The third part of the novella is very pathetic. Marlow is astonished at the Russian’s word. He is trying to gather a picture regarding Kurtz. He says that Kurtz is very ill now but the Russian is reluctant to accept it that Kurtz has been mad. He has nursed this great man through his illness and has been the companion of this great ivory collector in time of exploring villages. He tells Marlow that Kurtz has attacked or raided the country by the secured cooperation of the nearby tribe whose all members love him very much.
Based on the description of the Russian it is proved that Kurtz is a very hard-working ivory collector and he loses himself in ivory hunts for weeks at time. The Russian also informs that he was dismissed by his mentor when he refused to go. Here the Russian is talking about his sorrow why he was dismissed once. Then he comes to the original plot of the novel. One day Kurtz went down the river to make another ivory raid and he was caught by illness that happened six months before and from that very moment he has been nursing Kurtz.
Now Kurtz lies in a hut very miserably. Marlow is not upset at the sight. He thinks this is the real situation for Kurtz because of his lust for ivory.
Suddenly a group of natives appear around the house. When the dying Kurtz is carried on a stretcher, they convene around the stretcher. He tells them to leave. The pilgrims carry him to another cabin and give him his papers or correspondence. Kurtz says in a raspy voice that he is glad to meet Marlow.
When the Manager comes in to talk privately with Kurtz, the Russian and Marlow waits on the boat and Marlow notices the apparition of gorgeous native woman who is glittering with gold and paint and she looks savage. She steps pathetically to the edge of the shore and looks at the steamer with a deep sorrowful reflection of eyes. The harlequin man fears her.
The manager comes out of the cabin and says Marlow taking aside that they have done all for Kurtz as much they can. He complains that Kurtz did more harm than good for the company. Marlow disagrees that Kurtz’s method was unsound as he is remarkable man to Marlow. Marlow tells the Russian to escape as soon as possible because he can be hanged and he also assures that he will keep Kurtz’s reputation safe. He will never expose the secret that Kurtz ordered the natives to attack the boat because he is not willing to leave the natives at all. The purpose of boat attack was actually to prove that Kurtz has been killed in time of attack.
At night, suddenly Kurtz is missing from his cabin. Marlow discovers and follows his foot steps or trail and goes after him. The two men face one another and Kurtz confesses to Marlow that he ordered the boat attack and he has plans. Marlow replies humbly that his fame in Europe is assured. He also realizes that this man has been mad. He convinces Kurtz and bring him back to cabin.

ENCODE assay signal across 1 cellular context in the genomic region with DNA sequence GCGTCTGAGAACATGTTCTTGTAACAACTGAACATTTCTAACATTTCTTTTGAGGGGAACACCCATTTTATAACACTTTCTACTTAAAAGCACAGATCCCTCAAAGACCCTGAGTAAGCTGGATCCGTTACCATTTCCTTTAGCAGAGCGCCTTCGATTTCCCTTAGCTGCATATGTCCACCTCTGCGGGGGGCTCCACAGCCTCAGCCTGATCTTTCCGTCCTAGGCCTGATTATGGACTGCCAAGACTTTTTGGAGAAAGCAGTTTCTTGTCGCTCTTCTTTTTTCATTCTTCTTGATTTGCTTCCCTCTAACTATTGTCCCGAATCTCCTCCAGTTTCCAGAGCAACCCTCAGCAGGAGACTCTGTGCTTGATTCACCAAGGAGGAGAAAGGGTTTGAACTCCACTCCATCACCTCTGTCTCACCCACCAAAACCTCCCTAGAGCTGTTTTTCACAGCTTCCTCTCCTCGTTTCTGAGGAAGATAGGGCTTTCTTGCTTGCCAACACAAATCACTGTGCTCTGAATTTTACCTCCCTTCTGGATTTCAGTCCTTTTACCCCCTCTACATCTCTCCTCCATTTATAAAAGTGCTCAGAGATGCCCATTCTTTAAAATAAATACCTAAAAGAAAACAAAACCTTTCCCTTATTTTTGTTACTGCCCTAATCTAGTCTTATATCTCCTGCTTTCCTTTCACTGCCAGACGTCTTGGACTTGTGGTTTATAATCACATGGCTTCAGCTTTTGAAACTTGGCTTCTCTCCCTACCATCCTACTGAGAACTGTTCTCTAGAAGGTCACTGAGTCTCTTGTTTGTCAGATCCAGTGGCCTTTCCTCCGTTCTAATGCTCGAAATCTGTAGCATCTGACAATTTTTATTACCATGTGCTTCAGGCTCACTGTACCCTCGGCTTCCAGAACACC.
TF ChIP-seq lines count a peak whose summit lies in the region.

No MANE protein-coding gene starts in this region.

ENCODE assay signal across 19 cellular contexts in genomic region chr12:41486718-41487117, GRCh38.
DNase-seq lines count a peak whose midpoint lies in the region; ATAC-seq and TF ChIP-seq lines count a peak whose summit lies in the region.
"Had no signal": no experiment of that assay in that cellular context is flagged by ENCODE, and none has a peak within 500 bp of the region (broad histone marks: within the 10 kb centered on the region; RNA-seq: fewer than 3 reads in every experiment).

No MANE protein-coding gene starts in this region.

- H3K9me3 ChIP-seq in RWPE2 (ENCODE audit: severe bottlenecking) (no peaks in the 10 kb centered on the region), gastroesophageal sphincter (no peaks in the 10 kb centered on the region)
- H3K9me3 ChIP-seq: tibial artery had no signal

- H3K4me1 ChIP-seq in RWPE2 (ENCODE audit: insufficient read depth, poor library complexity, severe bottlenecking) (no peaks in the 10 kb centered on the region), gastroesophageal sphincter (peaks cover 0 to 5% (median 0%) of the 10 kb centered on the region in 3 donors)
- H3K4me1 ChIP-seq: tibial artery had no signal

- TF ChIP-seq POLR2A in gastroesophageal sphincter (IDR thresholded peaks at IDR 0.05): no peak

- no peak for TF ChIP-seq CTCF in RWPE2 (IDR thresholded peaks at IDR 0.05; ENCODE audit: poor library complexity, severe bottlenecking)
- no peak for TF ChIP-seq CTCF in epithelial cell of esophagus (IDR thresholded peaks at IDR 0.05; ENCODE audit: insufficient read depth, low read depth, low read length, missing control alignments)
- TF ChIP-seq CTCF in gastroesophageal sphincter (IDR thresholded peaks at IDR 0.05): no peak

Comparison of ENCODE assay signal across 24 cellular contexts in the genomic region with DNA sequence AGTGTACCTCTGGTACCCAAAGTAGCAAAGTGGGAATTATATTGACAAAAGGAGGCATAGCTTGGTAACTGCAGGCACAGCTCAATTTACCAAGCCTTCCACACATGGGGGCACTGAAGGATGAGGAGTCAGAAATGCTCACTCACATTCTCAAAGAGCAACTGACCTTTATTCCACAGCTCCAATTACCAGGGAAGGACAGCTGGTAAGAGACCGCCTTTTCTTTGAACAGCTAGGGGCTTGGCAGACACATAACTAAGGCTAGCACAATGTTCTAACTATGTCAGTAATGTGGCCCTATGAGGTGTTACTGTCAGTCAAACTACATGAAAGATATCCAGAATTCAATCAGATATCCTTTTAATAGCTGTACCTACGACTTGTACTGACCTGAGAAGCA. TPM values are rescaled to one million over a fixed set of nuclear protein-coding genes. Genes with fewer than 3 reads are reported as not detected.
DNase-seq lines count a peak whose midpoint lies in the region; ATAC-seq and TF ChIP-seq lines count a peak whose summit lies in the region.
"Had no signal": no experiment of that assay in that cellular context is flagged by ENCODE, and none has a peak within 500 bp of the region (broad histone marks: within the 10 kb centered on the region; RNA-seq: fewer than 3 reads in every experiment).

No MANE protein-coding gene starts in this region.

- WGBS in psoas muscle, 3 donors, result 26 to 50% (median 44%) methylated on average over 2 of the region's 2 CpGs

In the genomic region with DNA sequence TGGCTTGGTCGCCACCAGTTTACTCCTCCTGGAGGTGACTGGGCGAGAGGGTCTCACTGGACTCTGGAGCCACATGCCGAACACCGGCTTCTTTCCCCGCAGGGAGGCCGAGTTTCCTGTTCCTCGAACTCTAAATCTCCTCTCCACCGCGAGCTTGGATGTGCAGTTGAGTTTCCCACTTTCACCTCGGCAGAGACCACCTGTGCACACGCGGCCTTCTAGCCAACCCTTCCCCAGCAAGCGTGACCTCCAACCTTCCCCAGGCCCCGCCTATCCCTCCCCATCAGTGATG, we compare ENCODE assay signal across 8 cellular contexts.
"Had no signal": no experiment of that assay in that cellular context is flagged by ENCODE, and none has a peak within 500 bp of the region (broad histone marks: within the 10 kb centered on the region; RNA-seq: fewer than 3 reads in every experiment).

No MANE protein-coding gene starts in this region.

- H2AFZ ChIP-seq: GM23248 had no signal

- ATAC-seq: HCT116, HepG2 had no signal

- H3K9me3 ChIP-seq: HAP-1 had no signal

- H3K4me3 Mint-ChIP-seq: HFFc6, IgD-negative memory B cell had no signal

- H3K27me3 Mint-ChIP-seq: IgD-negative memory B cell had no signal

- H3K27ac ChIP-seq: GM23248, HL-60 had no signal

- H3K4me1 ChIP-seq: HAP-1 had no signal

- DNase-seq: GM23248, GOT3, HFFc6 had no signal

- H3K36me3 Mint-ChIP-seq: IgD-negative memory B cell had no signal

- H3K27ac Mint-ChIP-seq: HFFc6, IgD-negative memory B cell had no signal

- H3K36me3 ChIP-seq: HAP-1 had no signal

The ship departs and Kurtz is brought into the pilot house of the ship. The brown color tide runs swiftly out of “heart of darkness. This brown color tide symbolizes the death of the great ivory collector. Marlow is mentally very haphazard now but on the other hand the Manager is satisfied. Marlow stays beside Kurtz all the time and listen to him very attentively. Kurtz gives him all the papers and a photograph of his fiancé and requests him to keep the documents hidden from the Manager. A few evenings later, Kurtz dies with one phrase on his lips, “The horror! The horror! Kurtz was buried in wet muddled land on the deserted shore of the heart of darkness.
Marlow returns to Europe but he is mentally destroyed because of his bitter memory gained in Congo. He is disrespectful to everyone whom he meets or encounters. The manager demands the papers which were given to Marlow by Kurtz entrusted him. Marlow gives the technical papers and keeps the personal letters and photograph to him. Marlow tries hard to forget his past experience but he can not forget that even after a year passed. He finds out the lady of the photo and visits her who embraces and welcomes him. She has silently mourned for the past year and she needs to profess her love and how she knew Kurtz better than anyone. Marlow perceives that the room darkens when she says this. She speaks of Kurtz’s amazing ability to draw people in through his incredibly eloquent speech. The woman says that she will be unhappy for life. Marlow states that they can always remember him. Thus, she and Marlow express their depression and she also asks Marlow about Kurtz’s last words. He lies that Kurtz spoke her name. The lady weeps in triumph.
Marlow states that telling the truth would have been too dark. Back on the Thames River ship, a tranquil waterway leads to the heart of darkness.